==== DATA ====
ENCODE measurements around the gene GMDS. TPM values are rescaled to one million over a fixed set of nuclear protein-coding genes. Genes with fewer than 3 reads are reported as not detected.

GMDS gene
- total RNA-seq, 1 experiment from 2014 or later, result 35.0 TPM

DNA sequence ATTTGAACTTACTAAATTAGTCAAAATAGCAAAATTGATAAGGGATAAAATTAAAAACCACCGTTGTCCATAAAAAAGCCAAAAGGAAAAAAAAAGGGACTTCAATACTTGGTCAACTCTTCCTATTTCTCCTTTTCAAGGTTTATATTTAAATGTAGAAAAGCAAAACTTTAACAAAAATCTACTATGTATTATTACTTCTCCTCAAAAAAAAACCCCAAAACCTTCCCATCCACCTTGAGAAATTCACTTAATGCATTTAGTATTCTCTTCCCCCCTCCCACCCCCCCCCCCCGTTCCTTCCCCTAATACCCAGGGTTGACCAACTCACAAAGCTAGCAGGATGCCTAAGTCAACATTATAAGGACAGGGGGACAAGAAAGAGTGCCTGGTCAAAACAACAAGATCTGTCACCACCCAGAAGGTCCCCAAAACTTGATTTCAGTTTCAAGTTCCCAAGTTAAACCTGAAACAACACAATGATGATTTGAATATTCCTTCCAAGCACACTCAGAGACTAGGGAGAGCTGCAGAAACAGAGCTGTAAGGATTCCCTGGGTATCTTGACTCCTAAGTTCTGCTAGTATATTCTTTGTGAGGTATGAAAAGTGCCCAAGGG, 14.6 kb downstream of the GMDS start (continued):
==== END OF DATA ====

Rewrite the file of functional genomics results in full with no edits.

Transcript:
ENCODE measurements around the gene GMDS. TPM values are rescaled to one million over a fixed set of nuclear protein-coding genes. Genes with fewer than 3 reads are reported as not detected.

GMDS gene
- total RNA-seq, 1 experiment from 2014 or later, result 35.0 TPM

DNA sequence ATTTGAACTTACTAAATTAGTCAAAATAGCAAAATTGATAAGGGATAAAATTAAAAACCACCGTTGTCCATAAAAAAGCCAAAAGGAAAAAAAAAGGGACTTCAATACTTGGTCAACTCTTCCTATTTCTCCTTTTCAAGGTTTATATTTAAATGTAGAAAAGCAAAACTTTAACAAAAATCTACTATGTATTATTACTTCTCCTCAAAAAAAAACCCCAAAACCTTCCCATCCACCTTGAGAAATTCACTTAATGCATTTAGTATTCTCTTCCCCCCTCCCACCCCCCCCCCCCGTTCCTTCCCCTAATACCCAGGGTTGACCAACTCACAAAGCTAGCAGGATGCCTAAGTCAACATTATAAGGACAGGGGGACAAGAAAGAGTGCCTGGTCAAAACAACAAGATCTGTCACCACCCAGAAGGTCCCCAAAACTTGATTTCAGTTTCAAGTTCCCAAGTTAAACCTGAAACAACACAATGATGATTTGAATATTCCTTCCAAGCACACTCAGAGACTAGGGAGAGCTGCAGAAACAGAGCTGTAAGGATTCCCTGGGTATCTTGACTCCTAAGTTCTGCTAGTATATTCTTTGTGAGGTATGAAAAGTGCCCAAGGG, 14.6 kb downstream of the GMDS start (continued):